Lupins enjoy full sun or dappled shade. The ideal soil is moist but well-drained and can be acid, chalky or neutral. Like many other perennials with tall flowers, they will benefit from a sheltered position.
The back or middle of a border is ideal. Avoid planting them in containers as they are far more successful in the garden. Planted in containers, the growth is often weak which leaves them open to attack from aphids.
Although a very traditional plant, lupins can be planted to create a modern look. Plant in large drifts running through ornamental grasses for an unusual effect.
Dig a planting hole in a well-drained soil. Plant and firm in place. Water and provide a plant support if planting in summer. Young plants tend to establish better in the garden than larger, more mature specimens.
Lupins do not come true to type from seed, so seed packets are likely to be a mix of colours. Lupins can be divided in spring (not autumn) but division can be tricky as plants have a strong central tap root. The easiest way to propagate plants is by basal cuttings taken in spring. Watch our video guide to taking basal cuttings from a range of plants. Lupins will self-seed in the garden so lifting the seedling with a garden trowel and potting them in is also a great way of generating new plants.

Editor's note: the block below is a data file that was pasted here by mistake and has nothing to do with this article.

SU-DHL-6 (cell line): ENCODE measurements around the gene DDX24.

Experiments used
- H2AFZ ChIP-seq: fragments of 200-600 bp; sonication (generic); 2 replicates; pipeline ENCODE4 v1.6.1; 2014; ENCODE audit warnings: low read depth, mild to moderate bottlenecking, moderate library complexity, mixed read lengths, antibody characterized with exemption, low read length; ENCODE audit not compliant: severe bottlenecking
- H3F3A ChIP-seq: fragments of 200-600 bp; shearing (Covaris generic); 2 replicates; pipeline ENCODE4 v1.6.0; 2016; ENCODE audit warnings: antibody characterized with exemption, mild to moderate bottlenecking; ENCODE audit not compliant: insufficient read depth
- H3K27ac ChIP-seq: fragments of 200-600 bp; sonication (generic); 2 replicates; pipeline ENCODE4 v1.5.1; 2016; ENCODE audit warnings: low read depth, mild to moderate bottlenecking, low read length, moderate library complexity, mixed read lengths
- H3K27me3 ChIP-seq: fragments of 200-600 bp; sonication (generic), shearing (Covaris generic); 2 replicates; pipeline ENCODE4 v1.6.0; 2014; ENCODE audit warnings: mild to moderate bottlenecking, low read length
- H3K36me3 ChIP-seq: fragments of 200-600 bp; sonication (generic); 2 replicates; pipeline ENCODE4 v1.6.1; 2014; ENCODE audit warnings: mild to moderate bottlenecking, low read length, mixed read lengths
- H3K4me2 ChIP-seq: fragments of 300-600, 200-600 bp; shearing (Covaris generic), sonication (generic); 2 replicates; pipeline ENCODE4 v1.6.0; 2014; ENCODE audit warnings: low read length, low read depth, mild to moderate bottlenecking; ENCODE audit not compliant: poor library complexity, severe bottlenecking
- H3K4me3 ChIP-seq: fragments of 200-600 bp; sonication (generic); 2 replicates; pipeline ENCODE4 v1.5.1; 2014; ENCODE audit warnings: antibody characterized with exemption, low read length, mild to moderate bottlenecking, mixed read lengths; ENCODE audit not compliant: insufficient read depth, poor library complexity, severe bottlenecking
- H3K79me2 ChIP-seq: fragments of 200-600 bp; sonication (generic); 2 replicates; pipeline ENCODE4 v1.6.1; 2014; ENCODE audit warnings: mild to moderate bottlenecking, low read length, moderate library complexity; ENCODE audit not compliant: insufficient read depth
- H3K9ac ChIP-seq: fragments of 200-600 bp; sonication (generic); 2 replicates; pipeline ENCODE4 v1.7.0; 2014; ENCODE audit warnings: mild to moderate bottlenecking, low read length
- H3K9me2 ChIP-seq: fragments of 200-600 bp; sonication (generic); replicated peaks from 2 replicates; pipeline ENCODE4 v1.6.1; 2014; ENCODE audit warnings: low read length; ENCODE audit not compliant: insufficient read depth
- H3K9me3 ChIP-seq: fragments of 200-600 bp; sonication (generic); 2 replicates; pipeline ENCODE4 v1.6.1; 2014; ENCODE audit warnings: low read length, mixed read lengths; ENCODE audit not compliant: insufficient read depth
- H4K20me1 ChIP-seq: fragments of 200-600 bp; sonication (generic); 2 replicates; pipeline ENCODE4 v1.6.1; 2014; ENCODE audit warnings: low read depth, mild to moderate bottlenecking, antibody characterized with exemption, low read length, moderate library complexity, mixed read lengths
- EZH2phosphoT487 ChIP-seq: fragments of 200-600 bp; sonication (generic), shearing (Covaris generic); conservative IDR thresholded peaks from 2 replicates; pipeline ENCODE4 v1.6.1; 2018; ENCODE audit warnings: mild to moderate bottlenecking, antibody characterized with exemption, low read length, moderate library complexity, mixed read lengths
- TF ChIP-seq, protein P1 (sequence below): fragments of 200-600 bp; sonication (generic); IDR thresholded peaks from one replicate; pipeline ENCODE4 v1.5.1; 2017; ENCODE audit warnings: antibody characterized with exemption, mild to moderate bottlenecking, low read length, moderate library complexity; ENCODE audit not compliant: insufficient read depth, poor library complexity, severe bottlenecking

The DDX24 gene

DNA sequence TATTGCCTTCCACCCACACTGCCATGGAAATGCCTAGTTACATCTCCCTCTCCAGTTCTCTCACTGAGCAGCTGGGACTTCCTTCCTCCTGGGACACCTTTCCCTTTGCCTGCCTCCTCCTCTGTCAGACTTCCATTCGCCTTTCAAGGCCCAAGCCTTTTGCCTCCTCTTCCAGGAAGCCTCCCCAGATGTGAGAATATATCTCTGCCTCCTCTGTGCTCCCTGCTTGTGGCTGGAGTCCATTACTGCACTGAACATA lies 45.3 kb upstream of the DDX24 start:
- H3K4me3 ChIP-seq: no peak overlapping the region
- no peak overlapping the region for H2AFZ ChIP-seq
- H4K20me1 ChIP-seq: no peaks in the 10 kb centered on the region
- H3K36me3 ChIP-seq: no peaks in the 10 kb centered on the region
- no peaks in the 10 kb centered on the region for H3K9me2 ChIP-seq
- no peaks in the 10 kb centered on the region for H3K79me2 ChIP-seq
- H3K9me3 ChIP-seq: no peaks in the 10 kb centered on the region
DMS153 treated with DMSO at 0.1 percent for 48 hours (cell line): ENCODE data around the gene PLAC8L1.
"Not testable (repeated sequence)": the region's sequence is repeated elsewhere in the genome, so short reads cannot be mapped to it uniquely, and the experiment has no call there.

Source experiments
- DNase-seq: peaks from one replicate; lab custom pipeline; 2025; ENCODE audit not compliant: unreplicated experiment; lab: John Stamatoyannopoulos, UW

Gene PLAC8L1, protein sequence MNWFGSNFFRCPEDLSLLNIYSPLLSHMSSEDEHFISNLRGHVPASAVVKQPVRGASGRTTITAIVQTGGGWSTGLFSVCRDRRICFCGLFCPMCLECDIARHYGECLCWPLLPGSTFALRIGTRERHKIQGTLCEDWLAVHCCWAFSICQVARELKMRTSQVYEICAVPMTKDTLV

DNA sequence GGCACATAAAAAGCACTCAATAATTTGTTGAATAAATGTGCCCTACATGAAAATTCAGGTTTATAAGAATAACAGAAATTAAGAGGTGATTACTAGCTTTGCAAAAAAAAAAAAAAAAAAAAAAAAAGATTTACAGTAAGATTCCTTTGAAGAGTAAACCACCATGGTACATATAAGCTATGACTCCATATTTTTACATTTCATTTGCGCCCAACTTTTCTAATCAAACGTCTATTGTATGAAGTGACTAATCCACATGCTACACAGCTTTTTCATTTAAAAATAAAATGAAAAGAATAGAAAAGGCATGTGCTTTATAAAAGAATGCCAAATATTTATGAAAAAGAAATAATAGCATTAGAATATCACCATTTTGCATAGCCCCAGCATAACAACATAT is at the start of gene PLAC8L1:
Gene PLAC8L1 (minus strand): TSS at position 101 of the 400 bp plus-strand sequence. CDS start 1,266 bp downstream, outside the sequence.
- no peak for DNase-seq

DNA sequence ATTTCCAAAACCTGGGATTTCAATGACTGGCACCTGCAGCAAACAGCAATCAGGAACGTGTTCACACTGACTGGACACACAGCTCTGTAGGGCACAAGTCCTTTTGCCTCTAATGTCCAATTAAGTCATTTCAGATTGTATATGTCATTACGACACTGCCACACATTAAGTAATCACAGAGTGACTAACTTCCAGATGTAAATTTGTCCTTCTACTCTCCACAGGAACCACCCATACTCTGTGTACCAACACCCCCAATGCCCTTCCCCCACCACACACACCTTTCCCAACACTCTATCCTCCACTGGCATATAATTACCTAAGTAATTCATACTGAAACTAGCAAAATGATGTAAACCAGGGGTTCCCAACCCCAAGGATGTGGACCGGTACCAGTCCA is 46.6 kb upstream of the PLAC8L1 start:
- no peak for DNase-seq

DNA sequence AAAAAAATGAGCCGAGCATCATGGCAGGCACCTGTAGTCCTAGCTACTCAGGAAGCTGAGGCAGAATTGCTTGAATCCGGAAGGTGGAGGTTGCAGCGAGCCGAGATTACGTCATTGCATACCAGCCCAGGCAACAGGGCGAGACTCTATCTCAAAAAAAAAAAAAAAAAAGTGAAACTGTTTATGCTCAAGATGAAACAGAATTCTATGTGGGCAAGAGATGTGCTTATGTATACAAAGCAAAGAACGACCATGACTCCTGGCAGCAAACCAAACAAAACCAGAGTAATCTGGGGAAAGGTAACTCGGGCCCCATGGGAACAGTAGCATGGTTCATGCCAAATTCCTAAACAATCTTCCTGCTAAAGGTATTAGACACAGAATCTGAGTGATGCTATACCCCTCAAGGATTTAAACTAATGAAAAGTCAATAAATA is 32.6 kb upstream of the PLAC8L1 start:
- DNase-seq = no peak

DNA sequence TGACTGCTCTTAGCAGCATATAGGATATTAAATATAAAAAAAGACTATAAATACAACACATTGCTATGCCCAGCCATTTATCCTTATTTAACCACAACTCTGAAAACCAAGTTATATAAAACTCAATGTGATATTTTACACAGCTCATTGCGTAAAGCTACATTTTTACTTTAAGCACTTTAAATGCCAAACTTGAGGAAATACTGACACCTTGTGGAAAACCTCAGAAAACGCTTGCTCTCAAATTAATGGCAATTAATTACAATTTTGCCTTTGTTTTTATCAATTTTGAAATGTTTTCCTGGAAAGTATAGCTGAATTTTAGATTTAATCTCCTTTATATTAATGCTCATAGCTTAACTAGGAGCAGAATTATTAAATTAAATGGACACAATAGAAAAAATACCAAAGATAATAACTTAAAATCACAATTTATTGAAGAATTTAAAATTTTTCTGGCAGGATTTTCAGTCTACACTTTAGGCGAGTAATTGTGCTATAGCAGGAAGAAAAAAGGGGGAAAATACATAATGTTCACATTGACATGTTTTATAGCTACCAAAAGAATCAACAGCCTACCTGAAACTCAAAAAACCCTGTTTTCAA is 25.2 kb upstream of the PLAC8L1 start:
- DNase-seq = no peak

Before propagating lupins and other plants, check that they are not protected by plant breeders' rights.
The new spring shoots of lupins are tempting to slugs and snails so be vigilant and protect them, otherwise they will be munched. However, the main enemy of the lupin is the lupin aphid (Macrosiphum albifrons). They are grey aphids that are spotted on plants anytime between April and September. To control cut off very badly infested flower spikes and spray with a chemical control. Aphids can be rubbed off by hand or with a blast of water, but this is a labour of love.